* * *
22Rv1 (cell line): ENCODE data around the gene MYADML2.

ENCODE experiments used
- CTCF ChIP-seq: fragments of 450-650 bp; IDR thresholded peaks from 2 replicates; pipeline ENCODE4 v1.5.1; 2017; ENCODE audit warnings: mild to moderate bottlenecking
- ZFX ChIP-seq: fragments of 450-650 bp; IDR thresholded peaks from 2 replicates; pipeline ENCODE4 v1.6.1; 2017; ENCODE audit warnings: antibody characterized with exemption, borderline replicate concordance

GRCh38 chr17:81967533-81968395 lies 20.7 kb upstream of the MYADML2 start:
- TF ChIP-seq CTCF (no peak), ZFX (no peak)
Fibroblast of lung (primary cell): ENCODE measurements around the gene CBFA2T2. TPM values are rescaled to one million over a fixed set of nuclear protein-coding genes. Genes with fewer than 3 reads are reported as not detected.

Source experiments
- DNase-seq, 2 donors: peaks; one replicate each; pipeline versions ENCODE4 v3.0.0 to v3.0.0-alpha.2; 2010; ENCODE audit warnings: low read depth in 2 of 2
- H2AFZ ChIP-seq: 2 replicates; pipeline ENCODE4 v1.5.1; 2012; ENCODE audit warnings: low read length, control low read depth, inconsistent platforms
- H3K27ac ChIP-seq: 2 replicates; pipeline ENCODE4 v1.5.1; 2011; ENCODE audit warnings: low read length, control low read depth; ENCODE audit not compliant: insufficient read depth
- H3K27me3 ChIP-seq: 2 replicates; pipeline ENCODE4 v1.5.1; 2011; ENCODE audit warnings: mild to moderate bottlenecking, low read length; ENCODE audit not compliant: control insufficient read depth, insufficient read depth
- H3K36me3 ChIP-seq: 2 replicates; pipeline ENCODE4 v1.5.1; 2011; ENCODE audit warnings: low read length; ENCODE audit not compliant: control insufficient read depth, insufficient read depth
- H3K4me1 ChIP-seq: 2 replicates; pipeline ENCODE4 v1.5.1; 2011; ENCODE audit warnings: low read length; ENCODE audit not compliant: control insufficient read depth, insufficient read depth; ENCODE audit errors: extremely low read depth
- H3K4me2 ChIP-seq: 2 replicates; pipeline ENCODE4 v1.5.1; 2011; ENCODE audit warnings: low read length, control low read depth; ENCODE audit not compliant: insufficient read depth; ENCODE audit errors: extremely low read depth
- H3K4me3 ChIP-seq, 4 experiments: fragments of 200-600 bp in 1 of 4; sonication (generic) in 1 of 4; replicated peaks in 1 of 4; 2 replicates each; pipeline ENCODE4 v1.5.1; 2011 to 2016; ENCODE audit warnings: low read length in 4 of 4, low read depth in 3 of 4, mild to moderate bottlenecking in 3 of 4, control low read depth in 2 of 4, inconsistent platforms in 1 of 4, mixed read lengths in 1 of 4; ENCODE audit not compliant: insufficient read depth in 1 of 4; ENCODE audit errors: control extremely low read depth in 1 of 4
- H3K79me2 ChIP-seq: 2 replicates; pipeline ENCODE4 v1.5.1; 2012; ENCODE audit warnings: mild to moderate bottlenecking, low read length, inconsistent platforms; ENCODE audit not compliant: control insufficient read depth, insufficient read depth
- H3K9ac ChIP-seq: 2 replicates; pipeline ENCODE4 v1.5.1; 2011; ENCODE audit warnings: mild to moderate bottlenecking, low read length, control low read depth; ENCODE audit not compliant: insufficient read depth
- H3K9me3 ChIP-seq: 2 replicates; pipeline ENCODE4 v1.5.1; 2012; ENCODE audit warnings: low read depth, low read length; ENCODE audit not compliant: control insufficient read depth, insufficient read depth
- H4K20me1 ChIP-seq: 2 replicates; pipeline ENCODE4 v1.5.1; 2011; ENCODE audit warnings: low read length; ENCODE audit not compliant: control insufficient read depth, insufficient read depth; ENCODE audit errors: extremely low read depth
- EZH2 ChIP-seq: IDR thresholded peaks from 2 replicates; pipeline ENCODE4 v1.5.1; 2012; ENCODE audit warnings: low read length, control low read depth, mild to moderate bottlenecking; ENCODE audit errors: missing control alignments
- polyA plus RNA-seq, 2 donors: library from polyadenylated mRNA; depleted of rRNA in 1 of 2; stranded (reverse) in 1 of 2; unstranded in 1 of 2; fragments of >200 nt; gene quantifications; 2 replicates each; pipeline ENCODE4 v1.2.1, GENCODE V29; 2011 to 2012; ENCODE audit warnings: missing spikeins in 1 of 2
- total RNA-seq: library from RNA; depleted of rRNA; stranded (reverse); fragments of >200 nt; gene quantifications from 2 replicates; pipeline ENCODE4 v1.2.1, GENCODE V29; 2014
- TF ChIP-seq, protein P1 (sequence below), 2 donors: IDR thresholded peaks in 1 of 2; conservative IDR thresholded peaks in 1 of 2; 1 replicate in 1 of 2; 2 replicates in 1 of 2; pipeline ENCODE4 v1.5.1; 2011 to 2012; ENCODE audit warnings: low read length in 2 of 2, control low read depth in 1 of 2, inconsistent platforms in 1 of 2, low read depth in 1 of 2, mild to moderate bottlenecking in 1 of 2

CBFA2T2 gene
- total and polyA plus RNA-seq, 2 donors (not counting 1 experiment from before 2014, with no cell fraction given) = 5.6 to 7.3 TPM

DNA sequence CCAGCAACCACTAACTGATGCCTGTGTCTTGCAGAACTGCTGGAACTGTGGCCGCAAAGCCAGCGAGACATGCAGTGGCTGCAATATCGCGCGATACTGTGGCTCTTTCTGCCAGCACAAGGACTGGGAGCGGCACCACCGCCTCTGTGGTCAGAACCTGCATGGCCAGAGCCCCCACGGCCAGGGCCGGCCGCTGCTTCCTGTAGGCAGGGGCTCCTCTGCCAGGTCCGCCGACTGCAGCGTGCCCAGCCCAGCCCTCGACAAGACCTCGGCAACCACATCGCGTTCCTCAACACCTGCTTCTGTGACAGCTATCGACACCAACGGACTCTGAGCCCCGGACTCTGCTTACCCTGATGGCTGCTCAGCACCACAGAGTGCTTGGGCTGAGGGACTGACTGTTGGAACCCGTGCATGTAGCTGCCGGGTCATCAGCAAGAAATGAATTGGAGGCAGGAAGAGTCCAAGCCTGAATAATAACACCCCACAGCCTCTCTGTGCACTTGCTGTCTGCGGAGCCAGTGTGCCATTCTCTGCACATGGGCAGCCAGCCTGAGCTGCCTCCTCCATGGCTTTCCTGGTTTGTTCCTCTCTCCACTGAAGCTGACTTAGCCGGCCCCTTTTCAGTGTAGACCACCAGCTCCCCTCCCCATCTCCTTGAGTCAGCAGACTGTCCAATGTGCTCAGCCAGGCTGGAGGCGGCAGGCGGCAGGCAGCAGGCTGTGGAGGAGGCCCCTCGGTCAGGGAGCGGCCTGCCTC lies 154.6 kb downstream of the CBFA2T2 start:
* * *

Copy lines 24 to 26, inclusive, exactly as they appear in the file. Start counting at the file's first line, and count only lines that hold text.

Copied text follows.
- TF ChIP-seq, protein P1 (sequence below), 2 donors: IDR thresholded peaks in 1 of 2; conservative IDR thresholded peaks in 1 of 2; 1 replicate in 1 of 2; 2 replicates in 1 of 2; pipeline ENCODE4 v1.5.1; 2011 to 2012; ENCODE audit warnings: low read length in 2 of 2, control low read depth in 1 of 2, inconsistent platforms in 1 of 2, low read depth in 1 of 2, mild to moderate bottlenecking in 1 of 2

CBFA2T2 gene
- total and polyA plus RNA-seq, 2 donors (not counting 1 experiment from before 2014, with no cell fraction given) = 5.6 to 7.3 TPM